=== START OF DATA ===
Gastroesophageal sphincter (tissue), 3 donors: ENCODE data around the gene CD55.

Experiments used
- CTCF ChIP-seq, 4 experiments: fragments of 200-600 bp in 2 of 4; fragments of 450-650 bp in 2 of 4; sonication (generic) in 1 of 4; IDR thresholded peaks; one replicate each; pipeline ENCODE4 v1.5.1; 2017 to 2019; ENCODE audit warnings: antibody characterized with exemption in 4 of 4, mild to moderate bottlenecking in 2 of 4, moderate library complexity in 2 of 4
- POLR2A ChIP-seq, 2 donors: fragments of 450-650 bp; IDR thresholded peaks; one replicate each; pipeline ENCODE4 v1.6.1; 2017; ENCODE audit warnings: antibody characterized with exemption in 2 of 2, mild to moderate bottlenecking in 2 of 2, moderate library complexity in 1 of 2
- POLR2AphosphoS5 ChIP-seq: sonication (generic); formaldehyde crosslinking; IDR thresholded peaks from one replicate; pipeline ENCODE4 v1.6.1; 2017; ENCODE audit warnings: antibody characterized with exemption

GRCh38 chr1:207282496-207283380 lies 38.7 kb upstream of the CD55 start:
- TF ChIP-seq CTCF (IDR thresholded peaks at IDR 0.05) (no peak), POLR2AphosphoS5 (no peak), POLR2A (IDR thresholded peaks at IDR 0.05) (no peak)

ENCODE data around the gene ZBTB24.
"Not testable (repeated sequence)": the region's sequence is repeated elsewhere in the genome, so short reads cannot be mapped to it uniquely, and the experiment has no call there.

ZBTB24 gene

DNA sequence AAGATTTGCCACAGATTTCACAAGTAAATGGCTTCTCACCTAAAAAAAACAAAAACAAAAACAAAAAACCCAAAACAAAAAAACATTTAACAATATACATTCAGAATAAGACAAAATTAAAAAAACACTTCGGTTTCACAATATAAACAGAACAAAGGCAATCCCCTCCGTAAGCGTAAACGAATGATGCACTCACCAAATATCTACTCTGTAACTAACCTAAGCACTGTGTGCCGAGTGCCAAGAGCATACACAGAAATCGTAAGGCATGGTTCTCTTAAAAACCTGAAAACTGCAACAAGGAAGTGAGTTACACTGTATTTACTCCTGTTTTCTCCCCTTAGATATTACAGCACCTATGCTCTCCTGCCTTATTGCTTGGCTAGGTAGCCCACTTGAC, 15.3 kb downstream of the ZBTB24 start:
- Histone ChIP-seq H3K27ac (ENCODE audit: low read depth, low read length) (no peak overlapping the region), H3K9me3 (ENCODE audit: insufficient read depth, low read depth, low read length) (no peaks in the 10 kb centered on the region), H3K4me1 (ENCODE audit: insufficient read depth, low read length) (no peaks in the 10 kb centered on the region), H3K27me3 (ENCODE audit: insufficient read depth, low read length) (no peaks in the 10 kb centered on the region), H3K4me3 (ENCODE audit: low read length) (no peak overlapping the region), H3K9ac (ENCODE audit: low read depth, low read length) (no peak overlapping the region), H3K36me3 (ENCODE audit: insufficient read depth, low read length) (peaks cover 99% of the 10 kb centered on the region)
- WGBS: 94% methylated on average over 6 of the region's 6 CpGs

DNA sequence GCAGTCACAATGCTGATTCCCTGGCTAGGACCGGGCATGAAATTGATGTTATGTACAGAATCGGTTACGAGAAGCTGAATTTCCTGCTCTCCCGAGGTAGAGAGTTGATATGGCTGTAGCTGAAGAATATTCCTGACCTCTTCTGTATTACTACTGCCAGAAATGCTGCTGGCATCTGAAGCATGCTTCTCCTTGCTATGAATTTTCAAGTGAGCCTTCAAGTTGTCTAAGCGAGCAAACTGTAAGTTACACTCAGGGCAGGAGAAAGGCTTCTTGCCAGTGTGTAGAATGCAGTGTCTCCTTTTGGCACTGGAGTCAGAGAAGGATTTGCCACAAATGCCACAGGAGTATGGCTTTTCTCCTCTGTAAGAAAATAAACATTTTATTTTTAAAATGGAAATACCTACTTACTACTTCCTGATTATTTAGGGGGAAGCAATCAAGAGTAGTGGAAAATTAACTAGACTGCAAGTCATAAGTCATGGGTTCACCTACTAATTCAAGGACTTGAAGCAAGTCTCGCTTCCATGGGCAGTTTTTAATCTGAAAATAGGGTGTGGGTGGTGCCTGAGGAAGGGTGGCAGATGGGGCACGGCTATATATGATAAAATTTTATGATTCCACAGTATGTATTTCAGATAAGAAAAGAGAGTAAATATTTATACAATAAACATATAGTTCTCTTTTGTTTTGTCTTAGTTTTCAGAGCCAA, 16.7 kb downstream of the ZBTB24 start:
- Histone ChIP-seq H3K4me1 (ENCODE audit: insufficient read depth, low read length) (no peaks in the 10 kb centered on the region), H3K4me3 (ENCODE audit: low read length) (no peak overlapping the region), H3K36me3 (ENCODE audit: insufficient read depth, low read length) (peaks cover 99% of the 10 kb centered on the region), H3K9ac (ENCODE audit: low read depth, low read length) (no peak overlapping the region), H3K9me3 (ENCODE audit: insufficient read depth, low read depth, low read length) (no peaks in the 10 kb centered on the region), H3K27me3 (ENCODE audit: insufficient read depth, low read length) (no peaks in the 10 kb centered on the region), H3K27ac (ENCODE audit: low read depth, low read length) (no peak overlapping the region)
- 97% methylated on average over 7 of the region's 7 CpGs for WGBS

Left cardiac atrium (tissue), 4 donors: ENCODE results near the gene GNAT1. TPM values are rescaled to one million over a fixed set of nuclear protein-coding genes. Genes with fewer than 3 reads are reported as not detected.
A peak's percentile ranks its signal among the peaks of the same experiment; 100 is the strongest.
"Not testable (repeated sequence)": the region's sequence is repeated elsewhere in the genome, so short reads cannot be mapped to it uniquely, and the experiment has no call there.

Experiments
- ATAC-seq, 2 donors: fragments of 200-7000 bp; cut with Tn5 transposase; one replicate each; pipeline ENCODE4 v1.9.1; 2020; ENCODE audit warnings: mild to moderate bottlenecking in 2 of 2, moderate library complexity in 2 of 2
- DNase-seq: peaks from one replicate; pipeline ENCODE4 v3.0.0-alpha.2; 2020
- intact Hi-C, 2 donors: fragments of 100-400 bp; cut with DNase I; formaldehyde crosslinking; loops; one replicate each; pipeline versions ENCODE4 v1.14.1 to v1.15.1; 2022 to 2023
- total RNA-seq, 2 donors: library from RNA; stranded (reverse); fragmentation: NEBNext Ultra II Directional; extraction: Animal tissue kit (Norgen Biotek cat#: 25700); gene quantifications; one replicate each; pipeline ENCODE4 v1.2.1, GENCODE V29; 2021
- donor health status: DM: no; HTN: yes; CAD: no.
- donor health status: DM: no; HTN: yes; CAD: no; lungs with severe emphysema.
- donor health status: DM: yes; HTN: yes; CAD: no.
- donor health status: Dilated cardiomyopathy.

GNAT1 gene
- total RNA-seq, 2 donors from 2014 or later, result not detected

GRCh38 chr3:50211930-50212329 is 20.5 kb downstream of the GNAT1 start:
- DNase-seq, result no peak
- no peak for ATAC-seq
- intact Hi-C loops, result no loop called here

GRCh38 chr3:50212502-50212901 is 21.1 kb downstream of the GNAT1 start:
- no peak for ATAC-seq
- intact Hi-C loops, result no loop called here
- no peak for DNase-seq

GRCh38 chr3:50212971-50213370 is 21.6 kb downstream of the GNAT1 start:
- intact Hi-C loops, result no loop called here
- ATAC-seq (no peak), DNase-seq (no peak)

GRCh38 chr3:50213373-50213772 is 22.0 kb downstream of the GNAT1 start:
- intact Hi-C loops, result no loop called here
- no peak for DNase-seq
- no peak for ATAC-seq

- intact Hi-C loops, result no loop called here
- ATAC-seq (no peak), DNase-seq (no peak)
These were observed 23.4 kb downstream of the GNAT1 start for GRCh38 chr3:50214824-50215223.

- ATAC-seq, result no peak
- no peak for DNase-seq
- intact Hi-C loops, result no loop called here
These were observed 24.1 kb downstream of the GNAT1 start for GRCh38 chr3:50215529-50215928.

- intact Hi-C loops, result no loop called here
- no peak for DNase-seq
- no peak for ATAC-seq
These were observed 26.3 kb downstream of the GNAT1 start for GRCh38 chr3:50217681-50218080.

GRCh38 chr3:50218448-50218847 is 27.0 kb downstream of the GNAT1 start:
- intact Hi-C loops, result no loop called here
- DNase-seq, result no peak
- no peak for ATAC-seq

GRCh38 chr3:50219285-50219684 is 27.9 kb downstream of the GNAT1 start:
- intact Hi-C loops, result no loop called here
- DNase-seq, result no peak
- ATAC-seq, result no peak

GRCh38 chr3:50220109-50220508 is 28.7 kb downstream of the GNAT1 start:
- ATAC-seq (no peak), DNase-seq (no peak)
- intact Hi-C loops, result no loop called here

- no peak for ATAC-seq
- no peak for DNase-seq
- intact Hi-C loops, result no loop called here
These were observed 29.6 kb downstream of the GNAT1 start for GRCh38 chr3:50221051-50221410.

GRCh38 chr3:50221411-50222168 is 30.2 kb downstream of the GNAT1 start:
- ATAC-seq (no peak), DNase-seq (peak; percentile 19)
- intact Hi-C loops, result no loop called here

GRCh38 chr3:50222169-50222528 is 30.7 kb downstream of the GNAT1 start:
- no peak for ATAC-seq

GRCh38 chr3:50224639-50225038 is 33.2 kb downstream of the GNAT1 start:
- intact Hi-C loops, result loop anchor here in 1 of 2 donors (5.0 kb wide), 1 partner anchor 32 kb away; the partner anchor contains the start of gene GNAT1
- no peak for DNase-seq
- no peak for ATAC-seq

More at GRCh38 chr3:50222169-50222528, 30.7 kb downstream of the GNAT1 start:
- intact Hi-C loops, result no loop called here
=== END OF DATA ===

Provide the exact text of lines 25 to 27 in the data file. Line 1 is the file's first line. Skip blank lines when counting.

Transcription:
- donor health status: DM: no; HTN: yes; CAD: no.
- donor health status: DM: no; HTN: yes; CAD: no; lungs with severe emphysema.
- donor health status: DM: yes; HTN: yes; CAD: no.